Join Janet on her adventures as a designer, writer, maker, and farmer in montana. no two days are ever the same. you might even see a bear or two.

Avoiding the Swamp

Avoiding the Swamp

Creative Brain gets a pass, despite its recent obnoxious behavior, because the two bag projects currently underway (yes, there are two now) are going extremely well. If Creative Brain had led me into the swamp and left me there to flounder, it would be in time out at the moment.

I had to go to town yesterday morning to do the errands I didn’t do on Friday. Joann Fabrics was my first stop. I found, on the remnant rack, an entire yard of the most perfect black damask fabric for the base of my bag. I almost couldn’t believe my luck. And the fact that there was a whole yard meant that I could also use it for the second bag project.

There are projects that seem to make themselves and there are projects that seem to require endless troubleshooting at every step. The first bag project has firmly established itself in the former category. I came home, spread the damask out on the cutting table, and laid out the pattern pieces for the second bag. They fit. I cut them and was still able to make the base of the first bag from what was left over. This damask is also a directional print, albeit a subtle one, so rather than cut the base as one large piece, I cut two pieces and seamed them so that the pattern would be oriented correctly on both sides.

I made the front of the bag (with another fussy-cut pocket that left me with mere scraps of the toile) and assembled the exterior. I have to be careful as I go along—because I’m not really following a pattern anymore at this point—to consider the steps that still remain and how to accommodate them. For instance, I’ve still got to add the straps and interface the damask on the base. Conventional wisdom would have dictated that I interface the damask bases, sew them to the toile, add the straps, then seam the bases and side together. I wanted to make sure the base was the proper size, though, so I seamed it anyway. (That damask also wants to fray terribly, so the edges are all getting finished on the serger.) I don’t have enough of the 1-1/2” seatbelt webbing that I want to use for the straps, so I had to order more. It needs to be secured within the seam at the base, but it will be a simple matter to open up the seam a bit, slip the webbing in, then re-sew the seam to secure it. Or undo the base seam entirely. And rather than interface the base pieces separately, I am going to interface the base as one piece.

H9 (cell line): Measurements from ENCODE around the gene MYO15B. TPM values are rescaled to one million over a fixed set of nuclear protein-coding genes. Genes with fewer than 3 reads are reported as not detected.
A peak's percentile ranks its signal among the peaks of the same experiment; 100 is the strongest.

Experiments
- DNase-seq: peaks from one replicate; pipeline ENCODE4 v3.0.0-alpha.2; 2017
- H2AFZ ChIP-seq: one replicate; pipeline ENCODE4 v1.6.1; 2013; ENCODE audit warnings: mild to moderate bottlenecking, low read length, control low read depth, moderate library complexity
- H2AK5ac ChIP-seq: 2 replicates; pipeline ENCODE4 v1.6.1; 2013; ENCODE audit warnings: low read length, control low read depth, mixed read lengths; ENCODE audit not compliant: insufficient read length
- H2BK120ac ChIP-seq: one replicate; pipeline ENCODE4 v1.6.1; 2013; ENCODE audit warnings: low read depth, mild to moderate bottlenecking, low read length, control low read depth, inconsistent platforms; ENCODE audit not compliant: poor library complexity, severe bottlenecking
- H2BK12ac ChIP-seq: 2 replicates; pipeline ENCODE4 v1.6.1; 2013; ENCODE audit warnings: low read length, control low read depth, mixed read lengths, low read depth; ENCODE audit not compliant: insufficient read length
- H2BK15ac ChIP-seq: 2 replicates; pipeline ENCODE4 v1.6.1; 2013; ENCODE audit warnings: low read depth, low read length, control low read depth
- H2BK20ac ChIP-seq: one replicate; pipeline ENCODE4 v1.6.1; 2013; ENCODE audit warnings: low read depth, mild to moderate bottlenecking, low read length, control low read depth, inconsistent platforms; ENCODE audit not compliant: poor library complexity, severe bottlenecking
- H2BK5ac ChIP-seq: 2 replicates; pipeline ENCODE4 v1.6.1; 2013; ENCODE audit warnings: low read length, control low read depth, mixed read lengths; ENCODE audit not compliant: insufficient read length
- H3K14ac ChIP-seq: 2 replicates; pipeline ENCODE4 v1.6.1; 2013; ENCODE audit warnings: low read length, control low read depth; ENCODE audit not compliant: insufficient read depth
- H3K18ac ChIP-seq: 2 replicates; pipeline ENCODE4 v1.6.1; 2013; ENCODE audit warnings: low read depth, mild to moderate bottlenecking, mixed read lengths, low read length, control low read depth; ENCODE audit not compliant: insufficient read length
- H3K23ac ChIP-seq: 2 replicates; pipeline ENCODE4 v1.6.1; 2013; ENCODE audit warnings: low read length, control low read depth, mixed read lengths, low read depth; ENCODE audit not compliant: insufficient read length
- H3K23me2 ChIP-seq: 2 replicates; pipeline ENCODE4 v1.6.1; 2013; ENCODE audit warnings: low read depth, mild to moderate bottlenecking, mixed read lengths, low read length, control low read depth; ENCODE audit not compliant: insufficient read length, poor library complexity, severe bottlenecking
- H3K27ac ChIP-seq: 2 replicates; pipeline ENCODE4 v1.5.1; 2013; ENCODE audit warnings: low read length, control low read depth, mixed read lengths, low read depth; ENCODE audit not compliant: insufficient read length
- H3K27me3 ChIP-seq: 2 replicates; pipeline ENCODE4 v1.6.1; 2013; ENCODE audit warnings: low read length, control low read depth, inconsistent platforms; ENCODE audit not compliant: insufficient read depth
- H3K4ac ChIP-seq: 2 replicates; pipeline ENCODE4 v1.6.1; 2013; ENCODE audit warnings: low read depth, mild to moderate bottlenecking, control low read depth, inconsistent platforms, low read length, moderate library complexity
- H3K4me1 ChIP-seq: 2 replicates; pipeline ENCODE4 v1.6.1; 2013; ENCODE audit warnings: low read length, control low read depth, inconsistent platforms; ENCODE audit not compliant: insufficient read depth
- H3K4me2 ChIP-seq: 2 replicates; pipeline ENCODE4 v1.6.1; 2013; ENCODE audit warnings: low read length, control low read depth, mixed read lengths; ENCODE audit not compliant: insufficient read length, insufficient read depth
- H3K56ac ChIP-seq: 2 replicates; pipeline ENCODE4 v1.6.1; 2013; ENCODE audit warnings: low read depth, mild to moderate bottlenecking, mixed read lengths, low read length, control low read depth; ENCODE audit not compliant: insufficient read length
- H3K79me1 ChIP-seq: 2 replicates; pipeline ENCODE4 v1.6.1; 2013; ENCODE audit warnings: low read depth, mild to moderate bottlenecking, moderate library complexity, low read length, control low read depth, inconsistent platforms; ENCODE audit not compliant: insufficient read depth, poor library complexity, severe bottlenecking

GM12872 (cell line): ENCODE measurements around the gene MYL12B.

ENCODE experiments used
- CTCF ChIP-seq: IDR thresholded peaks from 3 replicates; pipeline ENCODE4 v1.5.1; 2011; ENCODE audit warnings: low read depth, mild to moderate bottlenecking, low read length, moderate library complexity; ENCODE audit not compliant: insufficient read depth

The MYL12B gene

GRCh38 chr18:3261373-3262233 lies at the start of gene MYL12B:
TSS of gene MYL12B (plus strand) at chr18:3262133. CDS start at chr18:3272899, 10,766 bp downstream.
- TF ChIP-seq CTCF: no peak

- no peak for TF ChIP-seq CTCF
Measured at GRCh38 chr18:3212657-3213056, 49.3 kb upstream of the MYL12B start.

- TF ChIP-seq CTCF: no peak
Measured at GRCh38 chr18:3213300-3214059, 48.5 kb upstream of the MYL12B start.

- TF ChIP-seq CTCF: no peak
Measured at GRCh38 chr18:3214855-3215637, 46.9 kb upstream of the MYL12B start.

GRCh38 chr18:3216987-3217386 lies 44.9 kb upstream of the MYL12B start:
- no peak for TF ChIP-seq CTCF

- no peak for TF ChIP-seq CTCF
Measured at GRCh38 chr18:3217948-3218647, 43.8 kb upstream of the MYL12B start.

We have arrived at this point:

LargeToteAssembly.jpg

(Seatbelt webbing for placement purposes only.) This is going to sit while I wait for the seatbelt webbing I ordered to arrive. I can always work on the lining in the meantime. For what was supposed to be a “practice” bag, it’s coming along nicely. Practical Brain just needs to keep Creative Brain from becoming too full of itself.

Seriously, though, it’s in the back of my brain to write this up eventually and offer it for sale as a pattern. I did it with knitting patterns; I am sure I can do it with sewing patterns, too. JC, how are your sewing pattern tech editing skills?

[Someone probably should now hit me upside the head with a 2 x 4 and knock some sense into me.]

The other bag currently underway is the Bohemian Carpet Bag from Sew Liberated:

BohemianCarpetBag.jpg

I have had this bag pattern forever—I think it’s one of the first bag patterns I ever attempted. I’ve tried it twice and both attempts have been unqualified disasters. However, I now have three things I didn’t have before: 1) More experience making bags; 2) An industrial sewing machine; 3) A Teflon foot for sewing vinyl. I think the third try will be a charm. I’ll use the damask for the bag, seatbelt webbing for the straps, and black vinyl (or possibly leather) for the corner accents. I already have the 16” tubular clasp for the top. I interfaced the main body pieces last night with fusible fleece.

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We are moving ahead on the garage project again. I went over the budget and cash flow with the husband—my nickname is Louis Goldstein, which is a joke that only my Maryland friends will get—and he is going to make a materials list and order lumber. He just hasn’t had time to work on it until now. Hopefully concrete work will finally slow down a bit, although projects will start ramping up again in March. He can get a lot done in a month, though, if he has the time to work on it.

I am going to order seeds this week. If by some quirk of fate we get a warm spring instead of the long cold one we had last year, I want to be ready to take advantage of it.

The dogs were awake in the middle of the night a few nights ago. I think there must have been a pack of coyotes out there, because Lila started singing the song of her people at 1:58 a.m. and serenaded us for about 10 minutes. Then she barked for a while. I got up and looked out the bathroom window but didn’t see anything around the chicken coop. The electric fence is still on so I am not worried about anything breaking in, but I’m not excited about the idea of a mountain lion wandering around.

Poor Rusty is really starting to show his age (he’s 15, as near as we can tell based on when we got him). He is a bit deaf and a bit blind and he forgets that he just came in and wants to go out again, or forgets that he just went out and wants to come in again. It seems like he declines physically, stabilizes for a bit, then declines a little bit more. We’re just going to continue to give him the best life he can possibly have. The two of them had bacon scraps for breakfast yesterday, so I’d say their lifestyle is pretty cushy.

My Many Things

My Many Things

Another Fight Inside My Brain

Another Fight Inside My Brain